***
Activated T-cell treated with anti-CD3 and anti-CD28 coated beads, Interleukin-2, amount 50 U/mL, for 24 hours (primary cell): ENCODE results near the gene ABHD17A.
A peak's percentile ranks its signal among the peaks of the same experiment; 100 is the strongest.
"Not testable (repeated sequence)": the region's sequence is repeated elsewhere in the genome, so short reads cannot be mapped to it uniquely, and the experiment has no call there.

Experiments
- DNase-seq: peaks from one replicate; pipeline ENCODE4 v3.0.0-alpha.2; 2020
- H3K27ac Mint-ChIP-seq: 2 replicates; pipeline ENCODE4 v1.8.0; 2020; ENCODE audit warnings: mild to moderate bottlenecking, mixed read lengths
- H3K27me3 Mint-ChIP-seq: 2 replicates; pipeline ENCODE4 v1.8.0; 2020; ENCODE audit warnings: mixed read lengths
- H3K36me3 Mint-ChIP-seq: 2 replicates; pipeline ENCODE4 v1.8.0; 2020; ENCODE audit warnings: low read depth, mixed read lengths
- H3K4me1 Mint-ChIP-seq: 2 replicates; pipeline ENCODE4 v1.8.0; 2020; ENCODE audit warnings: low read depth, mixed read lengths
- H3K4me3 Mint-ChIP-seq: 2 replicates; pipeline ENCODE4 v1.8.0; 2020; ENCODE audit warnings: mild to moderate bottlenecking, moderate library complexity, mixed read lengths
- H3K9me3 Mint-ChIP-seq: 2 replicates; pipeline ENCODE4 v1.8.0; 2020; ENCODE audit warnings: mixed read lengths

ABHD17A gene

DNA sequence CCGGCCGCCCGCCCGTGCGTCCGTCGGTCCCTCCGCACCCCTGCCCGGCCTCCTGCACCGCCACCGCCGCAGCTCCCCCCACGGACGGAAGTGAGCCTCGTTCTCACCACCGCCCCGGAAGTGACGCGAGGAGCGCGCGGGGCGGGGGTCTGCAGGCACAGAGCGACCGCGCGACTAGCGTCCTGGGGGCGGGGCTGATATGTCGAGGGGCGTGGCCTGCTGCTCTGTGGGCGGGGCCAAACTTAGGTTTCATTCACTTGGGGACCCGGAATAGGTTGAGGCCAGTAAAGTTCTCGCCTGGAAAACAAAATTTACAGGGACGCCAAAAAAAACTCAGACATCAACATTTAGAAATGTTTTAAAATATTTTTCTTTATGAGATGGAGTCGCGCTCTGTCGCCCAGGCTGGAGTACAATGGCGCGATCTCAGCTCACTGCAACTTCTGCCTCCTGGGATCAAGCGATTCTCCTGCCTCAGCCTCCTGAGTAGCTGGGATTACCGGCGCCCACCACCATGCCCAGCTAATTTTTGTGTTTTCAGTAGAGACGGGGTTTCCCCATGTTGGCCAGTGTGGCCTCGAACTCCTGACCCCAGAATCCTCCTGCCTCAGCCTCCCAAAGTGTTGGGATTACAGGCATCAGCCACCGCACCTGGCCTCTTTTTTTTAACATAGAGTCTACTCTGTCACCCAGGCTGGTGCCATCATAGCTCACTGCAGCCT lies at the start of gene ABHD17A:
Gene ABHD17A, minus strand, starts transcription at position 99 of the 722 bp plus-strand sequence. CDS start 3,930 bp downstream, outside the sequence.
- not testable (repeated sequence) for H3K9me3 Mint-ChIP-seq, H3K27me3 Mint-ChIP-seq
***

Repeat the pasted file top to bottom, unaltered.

Activated T-cell treated with anti-CD3 and anti-CD28 coated beads, Interleukin-2, amount 50 U/mL, for 24 hours (primary cell): ENCODE results near the gene ABHD17A.
A peak's percentile ranks its signal among the peaks of the same experiment; 100 is the strongest.
"Not testable (repeated sequence)": the region's sequence is repeated elsewhere in the genome, so short reads cannot be mapped to it uniquely, and the experiment has no call there.

Experiments
- DNase-seq: peaks from one replicate; pipeline ENCODE4 v3.0.0-alpha.2; 2020
- H3K27ac Mint-ChIP-seq: 2 replicates; pipeline ENCODE4 v1.8.0; 2020; ENCODE audit warnings: mild to moderate bottlenecking, mixed read lengths
- H3K27me3 Mint-ChIP-seq: 2 replicates; pipeline ENCODE4 v1.8.0; 2020; ENCODE audit warnings: mixed read lengths
- H3K36me3 Mint-ChIP-seq: 2 replicates; pipeline ENCODE4 v1.8.0; 2020; ENCODE audit warnings: low read depth, mixed read lengths
- H3K4me1 Mint-ChIP-seq: 2 replicates; pipeline ENCODE4 v1.8.0; 2020; ENCODE audit warnings: low read depth, mixed read lengths
- H3K4me3 Mint-ChIP-seq: 2 replicates; pipeline ENCODE4 v1.8.0; 2020; ENCODE audit warnings: mild to moderate bottlenecking, moderate library complexity, mixed read lengths
- H3K9me3 Mint-ChIP-seq: 2 replicates; pipeline ENCODE4 v1.8.0; 2020; ENCODE audit warnings: mixed read lengths

ABHD17A gene

DNA sequence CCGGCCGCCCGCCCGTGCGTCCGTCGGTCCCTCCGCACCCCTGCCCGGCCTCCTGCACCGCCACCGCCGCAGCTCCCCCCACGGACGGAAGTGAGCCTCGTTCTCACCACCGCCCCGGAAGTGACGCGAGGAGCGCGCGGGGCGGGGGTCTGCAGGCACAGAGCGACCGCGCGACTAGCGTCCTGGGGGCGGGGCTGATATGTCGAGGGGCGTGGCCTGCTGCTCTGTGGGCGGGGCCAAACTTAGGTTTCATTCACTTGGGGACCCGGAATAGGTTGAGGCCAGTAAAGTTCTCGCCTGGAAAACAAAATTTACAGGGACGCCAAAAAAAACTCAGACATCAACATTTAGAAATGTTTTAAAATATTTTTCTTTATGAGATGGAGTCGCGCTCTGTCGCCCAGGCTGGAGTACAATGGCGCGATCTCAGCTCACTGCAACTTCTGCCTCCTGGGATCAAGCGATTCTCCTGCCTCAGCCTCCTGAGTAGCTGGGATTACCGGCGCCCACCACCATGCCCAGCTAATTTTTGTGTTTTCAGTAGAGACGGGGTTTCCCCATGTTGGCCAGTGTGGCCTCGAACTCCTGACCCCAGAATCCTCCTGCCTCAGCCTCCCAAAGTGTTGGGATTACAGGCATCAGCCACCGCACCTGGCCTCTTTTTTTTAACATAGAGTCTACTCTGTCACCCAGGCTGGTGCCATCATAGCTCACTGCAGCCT lies at the start of gene ABHD17A:
Gene ABHD17A, minus strand, starts transcription at position 99 of the 722 bp plus-strand sequence. CDS start 3,930 bp downstream, outside the sequence.
- not testable (repeated sequence) for H3K9me3 Mint-ChIP-seq, H3K27me3 Mint-ChIP-seq